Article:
During the late 1990s, approximately 500,000-600,000 cholecystectomies were performed each year in the United States; most of them were laparoscopic. With at least 10% of patients developing PCS, approximately 50,000 or more cases of PCS occur each year. Study-to-study variability is great. PCS is reported to have been found in 5-30% of patients, with 10-15% being the most reasonable range.

McHardy found that 7.5% of patients with PCS required hospitalization.[7] The international incidence of PCS is almost identical to that in the United States.

Peterli found that 65% of patients had no symptoms, 28% had mild symptoms, 5% had moderate symptoms, and 2% had severe symptoms.[8] Peterli also found that PCS was caused by functional disorders in 26% of patients, peptic disease in 4%, wound pain in 2.4%, stones in 1%, subhepatic fluid in 0.8%, and incisional hernia in 0.4%.

Schoenemann found that functional disorders were the most common cause of PCS.[9] Russello found 30% of patients with postcholecystectomy symptoms, 13% with PCS, and 10% with the same preoperative symptoms.[10] Anand had 18% of patients with symptoms (24 mild, 7 severe).[11] Freud found that 62% of patients had less severe symptoms than preoperatively, 31% had the same symptoms, and 7% had more severe symptoms.[12]

In the author’s experience, a 14% risk of PCS exists among all patients, and the risk of PCS has not been associated with any preoperative finding.

It should be noted that about 50% of patients with a preoperative psychiatric disorder have an organic cause of PCS, whereas only 23% of patients without a psychiatric disorder have an organic cause.

Numerous researchers have attempted to develop preoperative risk stratification. No full consensus has been reached, but many would agree that a proper preoperative workup and skilled surgery should include complete evaluation of the extrahepatic biliary tree. Some risk stratification summaries follow:

  • An urgent operation puts patients at a higher risk for developing PCS
  • If the procedure is performed for stones, 10-25% of patients develop PCS; if no stones are present, 29% of patients develop PCS
  • If the duration of symptoms before surgery is less than 1 year, 15.4% of patients develop PCS; if preoperative symptom duration is 1-5 years, 21% develop PCS; if preoperative symptom duration is 6-10 years, 31% develop PCS; and if preoperative symptom duration is more than 10 years, 34% develop PCS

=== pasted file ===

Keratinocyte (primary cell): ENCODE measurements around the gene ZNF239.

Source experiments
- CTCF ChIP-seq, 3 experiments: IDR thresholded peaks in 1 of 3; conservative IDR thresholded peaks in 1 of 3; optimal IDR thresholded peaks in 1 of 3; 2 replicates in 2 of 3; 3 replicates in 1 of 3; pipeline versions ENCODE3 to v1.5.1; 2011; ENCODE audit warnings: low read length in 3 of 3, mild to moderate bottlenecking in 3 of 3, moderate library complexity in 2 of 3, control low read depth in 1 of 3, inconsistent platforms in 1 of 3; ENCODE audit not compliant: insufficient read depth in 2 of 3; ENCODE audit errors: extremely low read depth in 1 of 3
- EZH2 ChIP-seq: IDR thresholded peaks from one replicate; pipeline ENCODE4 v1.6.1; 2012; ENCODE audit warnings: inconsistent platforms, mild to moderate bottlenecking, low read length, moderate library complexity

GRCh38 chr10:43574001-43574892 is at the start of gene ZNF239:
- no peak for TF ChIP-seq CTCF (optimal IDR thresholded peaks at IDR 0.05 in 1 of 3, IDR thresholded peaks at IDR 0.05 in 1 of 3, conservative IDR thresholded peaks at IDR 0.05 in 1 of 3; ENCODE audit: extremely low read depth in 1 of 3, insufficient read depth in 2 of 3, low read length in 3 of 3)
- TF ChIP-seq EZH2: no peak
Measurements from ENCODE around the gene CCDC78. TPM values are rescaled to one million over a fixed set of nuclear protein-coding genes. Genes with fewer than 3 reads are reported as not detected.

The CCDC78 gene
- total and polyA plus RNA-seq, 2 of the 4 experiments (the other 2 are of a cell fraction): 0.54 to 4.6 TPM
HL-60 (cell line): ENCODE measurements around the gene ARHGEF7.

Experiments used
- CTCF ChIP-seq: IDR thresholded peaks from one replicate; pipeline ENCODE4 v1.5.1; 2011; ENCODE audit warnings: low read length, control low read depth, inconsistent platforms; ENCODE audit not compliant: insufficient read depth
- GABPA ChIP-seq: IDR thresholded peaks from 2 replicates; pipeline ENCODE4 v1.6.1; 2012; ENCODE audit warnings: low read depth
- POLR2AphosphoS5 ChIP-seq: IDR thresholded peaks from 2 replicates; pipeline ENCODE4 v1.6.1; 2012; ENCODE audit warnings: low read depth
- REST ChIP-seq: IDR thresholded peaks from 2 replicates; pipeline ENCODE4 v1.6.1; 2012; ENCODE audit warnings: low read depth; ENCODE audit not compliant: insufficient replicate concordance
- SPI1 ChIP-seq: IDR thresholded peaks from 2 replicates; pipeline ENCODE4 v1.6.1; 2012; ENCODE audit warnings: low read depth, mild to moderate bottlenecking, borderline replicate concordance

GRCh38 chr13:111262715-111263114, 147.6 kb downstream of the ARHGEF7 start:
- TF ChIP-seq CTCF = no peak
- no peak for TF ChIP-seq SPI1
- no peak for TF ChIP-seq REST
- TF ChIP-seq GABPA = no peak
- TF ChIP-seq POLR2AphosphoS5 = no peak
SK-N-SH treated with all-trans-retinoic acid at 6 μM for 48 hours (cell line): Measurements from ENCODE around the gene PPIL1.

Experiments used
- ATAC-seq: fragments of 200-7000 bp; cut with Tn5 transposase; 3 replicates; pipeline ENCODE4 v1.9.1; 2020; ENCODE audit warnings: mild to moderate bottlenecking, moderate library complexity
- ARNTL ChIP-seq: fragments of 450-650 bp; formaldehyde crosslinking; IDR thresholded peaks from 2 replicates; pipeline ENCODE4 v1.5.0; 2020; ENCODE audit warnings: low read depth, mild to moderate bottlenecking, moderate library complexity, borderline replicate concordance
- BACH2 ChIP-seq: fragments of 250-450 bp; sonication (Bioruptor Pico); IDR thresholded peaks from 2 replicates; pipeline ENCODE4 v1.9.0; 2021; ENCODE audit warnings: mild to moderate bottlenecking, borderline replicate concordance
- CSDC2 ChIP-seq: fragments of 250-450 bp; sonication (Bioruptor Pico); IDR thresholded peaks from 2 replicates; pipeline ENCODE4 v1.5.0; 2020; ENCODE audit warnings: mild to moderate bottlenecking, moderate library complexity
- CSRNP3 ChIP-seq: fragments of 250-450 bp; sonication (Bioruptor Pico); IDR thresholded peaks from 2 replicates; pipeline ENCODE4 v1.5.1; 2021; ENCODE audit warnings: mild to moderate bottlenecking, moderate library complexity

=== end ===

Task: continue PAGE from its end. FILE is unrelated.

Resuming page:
• If a choledochotomy is performed, 23% of patients develop PCS; if choledochotomy is not performed, 19% develop PCS

Some researchers have found the incidence of PCS to be the same, regardless of typical or atypical preoperative symptoms. Previous surgery, bile spill, and stone spill did not make a difference in the incidence of PCS.

Age- and sex-related demographics

Freud found age and sex differences.[12] Patients aged 20-29 years had an incidence of 43%; those aged 30-39 years, 27%; those aged 40-49 years, 21%; those aged 50-59 years, 26%; and those aged 60-69 years, 31%. Patients older than 70 years did not develop PCS. Females had a 28% incidence of PCS, and males had a 15% incidence.

A study (N = 275) using data from the National Inpatient Sample (NIS) database found the incidence of PCS to be 5.5% in those aged 10-19 years, 13.8% in those aged 20-29 years, 20.0% in those aged 30-39 years, 16.7% in those aged 40-49 years, 15.6% in those aged 50-59 years, 14.9% in those aged 60-69 years, 7.3% in those aged 70-79 years, and 6.2% in those aged 80 years or older.[13]


Outcome and prognosis vary in accordance with the variety of patients and conditions encountered and the operations that may be performed.

Moody showed that 75% of his patients had good-to-fair relief of pain on long-term follow-up.[14] Short-term complications are common (5-40%). Hyperamylasemia is the most common complication but usually resolves by postoperative day 10. Pancreatitis is expected in 5% of cases and death in 1%.